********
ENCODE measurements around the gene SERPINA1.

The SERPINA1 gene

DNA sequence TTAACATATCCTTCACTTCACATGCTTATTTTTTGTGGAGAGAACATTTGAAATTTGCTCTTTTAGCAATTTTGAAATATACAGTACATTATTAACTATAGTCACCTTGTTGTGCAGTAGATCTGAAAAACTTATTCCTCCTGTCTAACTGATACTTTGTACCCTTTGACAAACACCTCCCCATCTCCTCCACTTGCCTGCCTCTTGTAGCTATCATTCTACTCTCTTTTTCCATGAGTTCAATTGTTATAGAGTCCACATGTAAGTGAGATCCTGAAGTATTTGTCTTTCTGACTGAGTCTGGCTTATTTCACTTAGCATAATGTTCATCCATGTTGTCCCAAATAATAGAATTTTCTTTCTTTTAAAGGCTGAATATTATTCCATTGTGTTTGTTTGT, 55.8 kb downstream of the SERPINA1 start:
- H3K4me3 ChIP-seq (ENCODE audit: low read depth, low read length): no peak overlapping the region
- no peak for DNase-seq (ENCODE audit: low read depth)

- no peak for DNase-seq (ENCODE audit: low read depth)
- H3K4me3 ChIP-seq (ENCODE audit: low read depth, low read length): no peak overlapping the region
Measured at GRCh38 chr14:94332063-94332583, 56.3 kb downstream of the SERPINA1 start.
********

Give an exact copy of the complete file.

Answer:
ENCODE measurements around the gene SERPINA1.

The SERPINA1 gene

DNA sequence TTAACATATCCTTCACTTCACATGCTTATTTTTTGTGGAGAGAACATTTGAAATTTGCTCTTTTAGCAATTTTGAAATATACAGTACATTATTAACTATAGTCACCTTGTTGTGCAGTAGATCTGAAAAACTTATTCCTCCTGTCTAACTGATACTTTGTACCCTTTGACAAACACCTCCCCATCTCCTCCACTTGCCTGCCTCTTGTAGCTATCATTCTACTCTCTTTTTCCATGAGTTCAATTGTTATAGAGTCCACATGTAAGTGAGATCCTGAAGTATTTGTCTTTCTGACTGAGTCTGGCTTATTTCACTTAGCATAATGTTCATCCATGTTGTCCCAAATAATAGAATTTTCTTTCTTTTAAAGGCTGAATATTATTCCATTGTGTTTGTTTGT, 55.8 kb downstream of the SERPINA1 start:
- H3K4me3 ChIP-seq (ENCODE audit: low read depth, low read length): no peak overlapping the region
- no peak for DNase-seq (ENCODE audit: low read depth)

- no peak for DNase-seq (ENCODE audit: low read depth)
- H3K4me3 ChIP-seq (ENCODE audit: low read depth, low read length): no peak overlapping the region
Measured at GRCh38 chr14:94332063-94332583, 56.3 kb downstream of the SERPINA1 start.